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Monday, November 24, 2003

Exile On Work Street

“Ain't nobody slowing down no way,
Ev'rybody's stepping on their accelerator,
Don't matter where you are,
Ev'rybody's gonna need a ventilator.”

from “Ventilator Blues” – Album: “Exile On Main Street.” The Rolling Stones, 1972


OK, so I’ve decided that I need to get back into the money chase. Simple, right? Just dust off my rolodex and go back to the consulting that I was doing before I retired.

Wrong.

The work I was doing since the mid-90’s was wholly dependent—to be fully honest about it—not on my brilliance or hard work—but on there being a plethora of small start-ups needing promotion—fledgling entrepreneurs who were having a devil of a time finding agencies to take them on because everyone’s client rosters were filled to the brim.

For the first time in memory, clients were beating a path to agency doors rather than the other way around. Small agencies, eager to cash in on the feeding frenzy, were stymied by their inability to attract qualified personnel (another first—agencies desperate for talent instead of the usual horde of brilliant youngsters begging to get a foot in the presumed magic door of advertising.

All this was a perfect recipe for a guy like me—having earned my stripes on the street of hard knocks, nearing retirement, wanting to call the shots on projects I would accept and hours I would work. It’s just desserts, not the bubble, I tried to reassure myself. Fruits of age. This was the way it supposed to be.

Amazing. We’re talking here about the immediate past, yet it seems like a distant memory. Sort of like waking up in a barely coherent haze after an extended string of wild parties, wondering if some of the things you think you remember happening actually did so, because they were so divergent from your normal experience.

Lest I need remind anyone, those market conditions are long gone. That’s not the story here. The memory that remains vivid is the suddenness with which it all changed.

There was the sharply dressed VC (venture capitalist) with his start-up client in tow, barking like a junkyard dog: “We’ve got to have these marketing materials in three weeks for the trade show. Name your price. Just get it done!”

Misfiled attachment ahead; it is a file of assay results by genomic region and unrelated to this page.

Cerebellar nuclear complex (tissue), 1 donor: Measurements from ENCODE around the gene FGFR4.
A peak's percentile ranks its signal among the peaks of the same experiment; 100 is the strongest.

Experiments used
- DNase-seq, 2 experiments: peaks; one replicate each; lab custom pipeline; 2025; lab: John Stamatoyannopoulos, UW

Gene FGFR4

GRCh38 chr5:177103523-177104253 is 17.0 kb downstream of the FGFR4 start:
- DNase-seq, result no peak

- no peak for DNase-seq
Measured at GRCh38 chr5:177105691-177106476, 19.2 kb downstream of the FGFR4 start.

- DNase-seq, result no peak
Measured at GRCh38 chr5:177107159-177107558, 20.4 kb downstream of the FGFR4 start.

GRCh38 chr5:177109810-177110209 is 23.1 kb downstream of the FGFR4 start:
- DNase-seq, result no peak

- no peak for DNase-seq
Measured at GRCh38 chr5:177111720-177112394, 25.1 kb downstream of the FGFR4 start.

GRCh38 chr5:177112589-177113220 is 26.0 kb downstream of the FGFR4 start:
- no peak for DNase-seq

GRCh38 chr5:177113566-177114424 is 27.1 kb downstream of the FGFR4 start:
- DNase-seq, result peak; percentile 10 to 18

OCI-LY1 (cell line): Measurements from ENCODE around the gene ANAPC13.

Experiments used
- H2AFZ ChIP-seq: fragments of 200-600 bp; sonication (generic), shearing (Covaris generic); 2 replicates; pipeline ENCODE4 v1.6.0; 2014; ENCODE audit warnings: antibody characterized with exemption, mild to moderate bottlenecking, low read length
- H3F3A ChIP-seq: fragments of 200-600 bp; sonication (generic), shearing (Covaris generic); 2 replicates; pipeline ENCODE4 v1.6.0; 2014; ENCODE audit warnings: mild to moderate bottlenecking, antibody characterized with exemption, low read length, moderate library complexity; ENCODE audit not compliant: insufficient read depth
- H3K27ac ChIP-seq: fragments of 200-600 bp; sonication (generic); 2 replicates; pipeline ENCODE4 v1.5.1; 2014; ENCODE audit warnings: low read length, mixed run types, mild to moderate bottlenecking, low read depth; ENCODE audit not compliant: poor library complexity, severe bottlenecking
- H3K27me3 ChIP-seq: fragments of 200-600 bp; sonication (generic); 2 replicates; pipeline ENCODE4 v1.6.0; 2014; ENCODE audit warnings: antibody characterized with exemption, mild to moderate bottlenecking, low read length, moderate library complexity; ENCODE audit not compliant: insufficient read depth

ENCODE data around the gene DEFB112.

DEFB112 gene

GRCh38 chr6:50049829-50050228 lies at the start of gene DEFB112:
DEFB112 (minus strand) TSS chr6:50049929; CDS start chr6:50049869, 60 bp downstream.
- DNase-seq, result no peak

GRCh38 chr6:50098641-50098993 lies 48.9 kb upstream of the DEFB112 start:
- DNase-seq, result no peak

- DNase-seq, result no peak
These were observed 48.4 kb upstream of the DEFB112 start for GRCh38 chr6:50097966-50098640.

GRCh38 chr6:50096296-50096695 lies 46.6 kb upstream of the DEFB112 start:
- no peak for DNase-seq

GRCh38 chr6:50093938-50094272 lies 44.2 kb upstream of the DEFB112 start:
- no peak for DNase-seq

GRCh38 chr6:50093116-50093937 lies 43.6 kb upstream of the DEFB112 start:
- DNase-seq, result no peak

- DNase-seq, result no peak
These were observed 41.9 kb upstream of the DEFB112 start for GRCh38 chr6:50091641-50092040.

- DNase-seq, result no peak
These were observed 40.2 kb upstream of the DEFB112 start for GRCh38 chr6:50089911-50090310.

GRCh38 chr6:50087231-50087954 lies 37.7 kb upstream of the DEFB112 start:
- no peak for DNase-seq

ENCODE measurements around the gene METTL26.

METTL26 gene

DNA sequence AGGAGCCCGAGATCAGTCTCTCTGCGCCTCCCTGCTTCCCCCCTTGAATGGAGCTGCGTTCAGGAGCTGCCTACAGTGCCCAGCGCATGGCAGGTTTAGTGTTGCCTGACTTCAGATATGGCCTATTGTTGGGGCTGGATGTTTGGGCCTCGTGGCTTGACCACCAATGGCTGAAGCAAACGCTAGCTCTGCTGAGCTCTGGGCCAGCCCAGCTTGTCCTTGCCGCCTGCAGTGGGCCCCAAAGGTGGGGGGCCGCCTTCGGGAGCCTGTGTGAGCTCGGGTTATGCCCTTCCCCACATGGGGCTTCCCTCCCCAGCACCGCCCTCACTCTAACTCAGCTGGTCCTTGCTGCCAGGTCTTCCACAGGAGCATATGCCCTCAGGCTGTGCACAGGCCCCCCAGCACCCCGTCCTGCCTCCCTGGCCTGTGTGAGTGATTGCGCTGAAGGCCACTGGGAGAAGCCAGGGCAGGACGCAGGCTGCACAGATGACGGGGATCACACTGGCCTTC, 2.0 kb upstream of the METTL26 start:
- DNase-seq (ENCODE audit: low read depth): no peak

“Fine. It’s a stretch, but we can do it. But before any work can be undertaken, we’ve got to have a check for ten thousand, cleared and in the bank.”

“Understood. As soon as I get back to the office, I’ll have the bookkeeper cut the check and send it over by courier.”

Two days later, no courier and no check. Phone calls not returned. Call the bookkeeper. “We have a freeze on all non-essential spending.” Click.

Over the next two to three weeks, the VC’s and their eager-eyed entrepreneurs, who had been lining up like hopeful kids trying to get into a hot night club, simply vanished into thin air. It was amazing.

The traffic in the fax machines and email in-boxes took a sudden, dramatic shift from dreamy business proposals and entreaties for marketing help to crème-de-la-crème resumes (Ivy League master’s degrees; five years elite Madison Ave. agency experience; still-in-twenties; will work for college loan payments).

You would be correct if you guessed that your humble writer became a dinosaur overnight. The perfect excuse to hang it up. A matter of good timing, actually.

So, there’s nothing for me to go back to in that arena. And even if there were, I’ve lost interest. It didn’t take long. In this sphere, absence does not make the heart grow fonder.

(Next installment to follow, hopefully before the upcoming holiday. But with frantic preparations underway for an invasion of out-of-town family, I may not make it).

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